ASTORIA — Aurelio “Tony” Arcabascio has never held public office.
Now the former minor league baseball player and longtime businessman is prepared to step up to the plate against state Sen. Michael Gianaris, an incumbent who won 4 out of 5 votes in 2010, in the race for Queens' 12th District seat.
Raised in Astoria and Jackson Heights in an immigrant family, Arcabascio, who has worked in the technology industry for nearly three decades, says he knows the struggles of people living in the district and now “wants to help them.”
With no political experience, he hopes to bring fresh perspective to Albany along with his business skills, aiming to alleviate the tax burden on small business owners and middle class families as well as create jobs.
Arcabascio, 51, a registered independent, describes himself as fiscally conservative and has the backing of the Queens Republican and Conservative parties.
He said the urge to run was also spurred by the fact that Democratic officeholders in Western Queens are not challenged enough, an idea that hit him in 2010 when Assemblywoman Aravella Simotas — who was running for office for the first time — went unopposed in the general election.
“I couldn’t understand how is it possible,” said Arcabascio, who raised the issue with his friends and neighbors in Astoria. “People asked me: Why don’t you run next time?” he said. “So here I am.”
In the Nov. 6 general election, he will challenge Gianaris, previously an assemblyman in the area, who was elected in 2010 by 81 percent of voters.
Arcabascio currently works for North Shore-LIJ, and is responsible for IT project management, aiming to turn the paper charts into electronic records.
Prior to that, he owned Crimson Technologies, a technology consulting company providing services mainly to financial institutions for 13 years. The financial crisis, however, forced him to close the business in 2009.
Now, he says, he wants to make it easier for other businesses by lowering the tax burden and giving businesses tax credits instead.
“In order for small businesses to do well, we have to help them,” he said.
He said excessive number of tickets given to businesses prevents them from flourishing. When businesses are healthy, he said, they are able to hire more people.
Arcabascio, who likes to be called “Tony,” said he knows people’s struggles first hand.
The youngest of four, he was born to immigrant parents who in 1960 moved from Italy to California. His father, a construction worker, was 48 at the time.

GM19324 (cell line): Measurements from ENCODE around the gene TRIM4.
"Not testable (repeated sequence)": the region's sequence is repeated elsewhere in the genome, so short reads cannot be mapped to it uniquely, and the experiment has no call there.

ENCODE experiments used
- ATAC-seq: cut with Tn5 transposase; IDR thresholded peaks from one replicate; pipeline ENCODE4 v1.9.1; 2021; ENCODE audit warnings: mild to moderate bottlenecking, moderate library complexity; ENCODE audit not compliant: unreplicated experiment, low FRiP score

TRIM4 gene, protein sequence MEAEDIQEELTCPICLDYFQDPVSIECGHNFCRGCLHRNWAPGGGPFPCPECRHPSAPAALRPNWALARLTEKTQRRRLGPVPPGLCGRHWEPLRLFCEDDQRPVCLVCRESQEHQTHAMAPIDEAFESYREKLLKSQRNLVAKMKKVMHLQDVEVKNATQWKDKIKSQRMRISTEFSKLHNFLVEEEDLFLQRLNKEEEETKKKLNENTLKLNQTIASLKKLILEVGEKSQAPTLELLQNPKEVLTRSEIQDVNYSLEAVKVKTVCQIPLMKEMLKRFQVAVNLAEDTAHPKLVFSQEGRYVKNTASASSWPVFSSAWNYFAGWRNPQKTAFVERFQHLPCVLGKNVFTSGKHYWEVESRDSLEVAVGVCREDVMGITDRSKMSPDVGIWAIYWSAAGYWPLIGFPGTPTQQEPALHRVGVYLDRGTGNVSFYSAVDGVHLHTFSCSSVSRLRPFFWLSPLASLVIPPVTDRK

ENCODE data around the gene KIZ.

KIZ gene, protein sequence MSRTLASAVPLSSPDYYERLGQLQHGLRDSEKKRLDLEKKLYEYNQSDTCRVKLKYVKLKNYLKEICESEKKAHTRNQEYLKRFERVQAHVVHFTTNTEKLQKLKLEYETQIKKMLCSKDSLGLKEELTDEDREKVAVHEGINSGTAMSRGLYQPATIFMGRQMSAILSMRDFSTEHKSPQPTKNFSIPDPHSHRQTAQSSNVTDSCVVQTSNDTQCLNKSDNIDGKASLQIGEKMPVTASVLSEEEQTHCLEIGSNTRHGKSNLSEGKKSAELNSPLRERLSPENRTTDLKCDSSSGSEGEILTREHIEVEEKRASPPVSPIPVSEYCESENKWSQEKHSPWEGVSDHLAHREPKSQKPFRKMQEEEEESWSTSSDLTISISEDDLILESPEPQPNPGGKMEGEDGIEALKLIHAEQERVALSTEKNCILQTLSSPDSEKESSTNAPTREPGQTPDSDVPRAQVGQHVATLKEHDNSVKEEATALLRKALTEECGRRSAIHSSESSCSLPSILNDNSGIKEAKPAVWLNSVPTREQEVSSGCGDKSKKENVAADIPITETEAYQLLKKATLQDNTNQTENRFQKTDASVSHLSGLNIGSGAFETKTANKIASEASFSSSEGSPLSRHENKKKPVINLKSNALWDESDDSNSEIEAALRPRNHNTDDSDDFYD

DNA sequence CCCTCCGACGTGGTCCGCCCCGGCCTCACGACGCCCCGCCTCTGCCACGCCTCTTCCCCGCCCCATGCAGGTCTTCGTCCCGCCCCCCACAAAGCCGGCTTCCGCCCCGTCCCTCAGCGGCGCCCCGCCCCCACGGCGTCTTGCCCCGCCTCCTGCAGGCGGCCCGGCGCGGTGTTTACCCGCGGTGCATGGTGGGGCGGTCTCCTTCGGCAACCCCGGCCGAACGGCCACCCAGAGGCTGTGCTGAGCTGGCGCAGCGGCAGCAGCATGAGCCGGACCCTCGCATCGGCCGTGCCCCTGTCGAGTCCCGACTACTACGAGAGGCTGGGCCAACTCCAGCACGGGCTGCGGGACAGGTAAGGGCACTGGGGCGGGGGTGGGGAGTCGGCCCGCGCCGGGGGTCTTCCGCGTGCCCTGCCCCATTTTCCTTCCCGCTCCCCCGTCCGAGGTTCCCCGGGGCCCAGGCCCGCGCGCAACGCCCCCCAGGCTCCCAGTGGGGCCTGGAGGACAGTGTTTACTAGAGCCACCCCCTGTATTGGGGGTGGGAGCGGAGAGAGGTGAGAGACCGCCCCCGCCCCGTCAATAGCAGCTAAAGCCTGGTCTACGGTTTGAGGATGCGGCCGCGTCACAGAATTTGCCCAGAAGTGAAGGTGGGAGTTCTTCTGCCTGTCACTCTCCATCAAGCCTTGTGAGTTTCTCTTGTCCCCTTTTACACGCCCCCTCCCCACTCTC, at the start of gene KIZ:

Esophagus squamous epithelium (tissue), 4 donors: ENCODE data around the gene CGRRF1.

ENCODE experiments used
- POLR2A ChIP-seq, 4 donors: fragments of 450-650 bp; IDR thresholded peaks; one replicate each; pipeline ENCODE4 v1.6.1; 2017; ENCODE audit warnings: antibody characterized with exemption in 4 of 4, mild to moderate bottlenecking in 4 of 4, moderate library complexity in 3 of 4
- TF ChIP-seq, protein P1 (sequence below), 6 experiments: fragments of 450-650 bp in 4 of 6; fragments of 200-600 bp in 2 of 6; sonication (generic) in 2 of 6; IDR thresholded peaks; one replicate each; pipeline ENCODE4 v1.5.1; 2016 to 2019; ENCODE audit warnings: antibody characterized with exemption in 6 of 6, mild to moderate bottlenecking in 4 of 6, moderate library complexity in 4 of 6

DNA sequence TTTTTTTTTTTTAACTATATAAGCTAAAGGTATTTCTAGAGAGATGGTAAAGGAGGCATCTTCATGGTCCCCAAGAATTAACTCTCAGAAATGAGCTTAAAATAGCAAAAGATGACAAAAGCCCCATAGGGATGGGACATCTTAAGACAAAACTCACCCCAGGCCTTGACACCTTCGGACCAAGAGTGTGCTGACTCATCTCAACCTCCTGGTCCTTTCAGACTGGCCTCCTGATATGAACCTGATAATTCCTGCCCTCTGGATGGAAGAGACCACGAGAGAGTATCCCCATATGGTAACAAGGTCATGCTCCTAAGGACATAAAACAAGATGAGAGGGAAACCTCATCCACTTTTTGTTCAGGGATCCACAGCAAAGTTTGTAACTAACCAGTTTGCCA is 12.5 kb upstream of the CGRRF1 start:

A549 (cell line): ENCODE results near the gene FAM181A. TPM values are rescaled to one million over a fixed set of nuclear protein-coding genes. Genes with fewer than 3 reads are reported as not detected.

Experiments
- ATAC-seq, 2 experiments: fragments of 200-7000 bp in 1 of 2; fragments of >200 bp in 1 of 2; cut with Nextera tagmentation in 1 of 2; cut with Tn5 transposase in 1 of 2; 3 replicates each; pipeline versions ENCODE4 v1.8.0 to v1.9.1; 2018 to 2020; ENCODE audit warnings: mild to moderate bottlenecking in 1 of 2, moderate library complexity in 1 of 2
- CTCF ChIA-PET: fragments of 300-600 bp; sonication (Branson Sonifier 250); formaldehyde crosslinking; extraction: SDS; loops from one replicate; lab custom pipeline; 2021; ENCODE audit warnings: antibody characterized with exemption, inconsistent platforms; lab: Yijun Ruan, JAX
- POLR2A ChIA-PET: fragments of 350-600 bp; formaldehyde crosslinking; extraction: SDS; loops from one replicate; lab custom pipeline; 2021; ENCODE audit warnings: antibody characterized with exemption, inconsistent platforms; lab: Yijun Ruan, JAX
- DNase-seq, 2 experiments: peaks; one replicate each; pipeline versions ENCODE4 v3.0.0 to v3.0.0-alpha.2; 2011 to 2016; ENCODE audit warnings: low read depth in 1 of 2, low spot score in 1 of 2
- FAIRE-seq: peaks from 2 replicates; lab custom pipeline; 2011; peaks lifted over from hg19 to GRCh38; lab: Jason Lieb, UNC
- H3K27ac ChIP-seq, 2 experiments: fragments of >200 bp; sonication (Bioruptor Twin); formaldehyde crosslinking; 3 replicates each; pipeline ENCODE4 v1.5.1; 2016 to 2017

His mother, a seamstress, was 36 and 5 months pregnant with him. His parents spoke no English, and Arcabascio says his language growing up was Italian.
A year after arriving in the U.S., the family, looking for new job opportunities, moved across America and settled in Astoria.
“My parents struggled,” he said. “They came to this country with debt, but they worked hard.”
He said in order to help his family, he worked on construction every weekend and every summer from the time he was 12, until he went to college.
When the family had saved enough money, they bought a house in Jackson Heights in 1965.
He went to local public schools, before being awarded a baseball scholarship and studying criminal justice at Mercyhurst College in Pennsylvania.
After college he pitched in the minor leagues for the St. Louis Cardinals for a year.
He later moved back to Astoria, where his brother owns a pizzeria, and his cousin has a hair salon. His 87-year old mother also lives in the neighborhood.
Arcabascio said looking at his mother’s financial situation has made him very concerned about the situation for seniors. He said he would like to lower the cost of living for the elderly and also plans to work on bringing more hospitals to the area.
“There are almost 320,000 people in our district and only one hospital to serve the district: Mt. Sinai with a little less than 200 beds,” he said.
A father of four, Arcabascio says he is also concerned about the schools in the district. Two high schools in the area — Long Island City and Bryant — ended up on the list of low performing schools that will be closed and reopen this fall under different names as part of the turnaround program.
He agrees that some drastic measures had to be taken. “Whenever there is a 43 percent failure rate, something needs to change,” he said. He added that “teachers have to be evaluated based on their ability to do their job” and wants to make sure the funds the schools receive are used for the students’ benefit.
Arcabascio hopes to apply a lesson learned from his father to helping improve the lives of his constituents should he win.
His dad wanted him to save $10 from every check he got. While he didn’t want to do that at first, he soon realized that “a little does a lot, and a lot does nothing.”
“If you do a little bit, you can accomplish a lot, step by step, but if you wait to accomplish that big thing all at once, you never going to accomplish anything,” he said.